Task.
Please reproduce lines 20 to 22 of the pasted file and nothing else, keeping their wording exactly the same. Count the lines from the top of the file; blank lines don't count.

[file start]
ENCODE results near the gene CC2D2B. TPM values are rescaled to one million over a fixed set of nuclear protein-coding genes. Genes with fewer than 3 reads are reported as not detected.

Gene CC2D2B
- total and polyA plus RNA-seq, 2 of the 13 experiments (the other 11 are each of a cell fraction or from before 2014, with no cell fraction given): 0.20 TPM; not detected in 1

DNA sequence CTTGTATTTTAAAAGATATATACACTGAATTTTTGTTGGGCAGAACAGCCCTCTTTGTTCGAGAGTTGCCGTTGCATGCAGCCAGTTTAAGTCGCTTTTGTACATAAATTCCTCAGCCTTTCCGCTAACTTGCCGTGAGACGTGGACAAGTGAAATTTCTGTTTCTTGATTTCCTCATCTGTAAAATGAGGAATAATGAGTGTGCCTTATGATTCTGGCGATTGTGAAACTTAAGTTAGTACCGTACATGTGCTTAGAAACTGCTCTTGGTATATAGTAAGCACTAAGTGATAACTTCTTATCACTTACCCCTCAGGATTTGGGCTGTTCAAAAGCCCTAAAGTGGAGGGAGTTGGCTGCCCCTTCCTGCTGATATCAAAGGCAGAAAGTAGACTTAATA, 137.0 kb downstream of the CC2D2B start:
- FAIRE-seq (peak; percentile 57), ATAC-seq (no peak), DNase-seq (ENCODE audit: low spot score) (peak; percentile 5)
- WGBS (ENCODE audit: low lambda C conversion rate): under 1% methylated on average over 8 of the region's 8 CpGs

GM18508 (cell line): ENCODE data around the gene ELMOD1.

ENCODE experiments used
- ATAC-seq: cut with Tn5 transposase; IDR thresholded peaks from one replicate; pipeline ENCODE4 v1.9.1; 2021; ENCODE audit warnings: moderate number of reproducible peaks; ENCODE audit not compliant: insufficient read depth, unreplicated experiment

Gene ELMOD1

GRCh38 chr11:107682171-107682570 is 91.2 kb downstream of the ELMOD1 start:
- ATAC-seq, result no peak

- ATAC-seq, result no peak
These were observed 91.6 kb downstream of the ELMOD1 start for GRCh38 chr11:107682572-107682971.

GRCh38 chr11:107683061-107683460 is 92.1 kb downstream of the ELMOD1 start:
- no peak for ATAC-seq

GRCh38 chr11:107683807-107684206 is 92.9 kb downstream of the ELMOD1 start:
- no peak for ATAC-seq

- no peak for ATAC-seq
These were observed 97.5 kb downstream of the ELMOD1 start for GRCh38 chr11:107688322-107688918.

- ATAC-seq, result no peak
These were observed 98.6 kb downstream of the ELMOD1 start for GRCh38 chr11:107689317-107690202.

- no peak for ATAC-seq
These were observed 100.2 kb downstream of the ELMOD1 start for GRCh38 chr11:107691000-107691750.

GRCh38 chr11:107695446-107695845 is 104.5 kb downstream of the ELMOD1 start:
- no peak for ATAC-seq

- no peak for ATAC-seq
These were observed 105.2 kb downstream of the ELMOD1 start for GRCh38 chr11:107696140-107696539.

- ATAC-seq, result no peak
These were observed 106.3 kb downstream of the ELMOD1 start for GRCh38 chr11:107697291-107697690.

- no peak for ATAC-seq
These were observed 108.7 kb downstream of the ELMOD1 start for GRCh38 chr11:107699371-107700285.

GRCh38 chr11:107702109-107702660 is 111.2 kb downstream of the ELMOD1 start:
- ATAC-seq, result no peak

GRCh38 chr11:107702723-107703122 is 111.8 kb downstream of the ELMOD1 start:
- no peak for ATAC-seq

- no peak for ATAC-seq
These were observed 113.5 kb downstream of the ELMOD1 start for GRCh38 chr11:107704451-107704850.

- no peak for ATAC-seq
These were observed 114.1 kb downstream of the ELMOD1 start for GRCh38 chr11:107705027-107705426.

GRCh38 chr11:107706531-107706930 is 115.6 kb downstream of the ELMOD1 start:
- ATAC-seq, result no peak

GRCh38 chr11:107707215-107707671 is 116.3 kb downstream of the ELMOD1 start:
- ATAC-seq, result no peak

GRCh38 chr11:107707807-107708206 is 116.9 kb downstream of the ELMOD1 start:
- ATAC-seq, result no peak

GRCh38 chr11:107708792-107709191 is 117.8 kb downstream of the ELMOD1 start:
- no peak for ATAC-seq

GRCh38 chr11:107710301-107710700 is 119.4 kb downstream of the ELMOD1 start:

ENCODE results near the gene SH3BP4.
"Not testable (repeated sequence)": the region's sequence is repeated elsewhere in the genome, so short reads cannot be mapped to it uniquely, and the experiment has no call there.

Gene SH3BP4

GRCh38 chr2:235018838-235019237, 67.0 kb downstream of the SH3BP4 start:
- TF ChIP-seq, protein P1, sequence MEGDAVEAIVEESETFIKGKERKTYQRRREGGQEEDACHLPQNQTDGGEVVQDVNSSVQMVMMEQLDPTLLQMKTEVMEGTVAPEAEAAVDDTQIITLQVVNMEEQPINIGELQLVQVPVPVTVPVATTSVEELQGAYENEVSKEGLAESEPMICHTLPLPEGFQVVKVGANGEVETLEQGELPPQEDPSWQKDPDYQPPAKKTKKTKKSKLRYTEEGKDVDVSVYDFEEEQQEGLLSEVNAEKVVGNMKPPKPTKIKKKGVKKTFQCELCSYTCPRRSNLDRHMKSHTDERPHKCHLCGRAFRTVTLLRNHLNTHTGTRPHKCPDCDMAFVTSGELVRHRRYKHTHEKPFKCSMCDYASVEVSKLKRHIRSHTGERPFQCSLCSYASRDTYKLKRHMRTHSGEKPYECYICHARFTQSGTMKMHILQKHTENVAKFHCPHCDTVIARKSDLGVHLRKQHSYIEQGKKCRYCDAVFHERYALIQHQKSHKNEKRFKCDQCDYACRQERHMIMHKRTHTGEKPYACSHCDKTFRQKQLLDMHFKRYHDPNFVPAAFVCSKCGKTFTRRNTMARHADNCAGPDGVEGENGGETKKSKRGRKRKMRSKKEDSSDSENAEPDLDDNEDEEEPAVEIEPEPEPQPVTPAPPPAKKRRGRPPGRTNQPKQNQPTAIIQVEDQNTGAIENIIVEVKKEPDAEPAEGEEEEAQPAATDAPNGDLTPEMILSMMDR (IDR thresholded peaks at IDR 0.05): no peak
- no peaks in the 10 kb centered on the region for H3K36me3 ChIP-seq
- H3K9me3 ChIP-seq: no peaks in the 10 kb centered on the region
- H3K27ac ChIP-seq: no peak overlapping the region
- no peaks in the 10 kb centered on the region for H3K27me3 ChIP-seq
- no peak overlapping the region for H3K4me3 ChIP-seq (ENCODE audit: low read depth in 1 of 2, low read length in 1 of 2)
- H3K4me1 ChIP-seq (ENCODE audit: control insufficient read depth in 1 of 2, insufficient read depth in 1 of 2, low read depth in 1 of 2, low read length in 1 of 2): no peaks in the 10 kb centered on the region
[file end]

These were observed 97.5 kb downstream of the ELMOD1 start for GRCh38 chr11:107688322-107688918.

- ATAC-seq, result no peak
These were observed 98.6 kb downstream of the ELMOD1 start for GRCh38 chr11:107689317-107690202.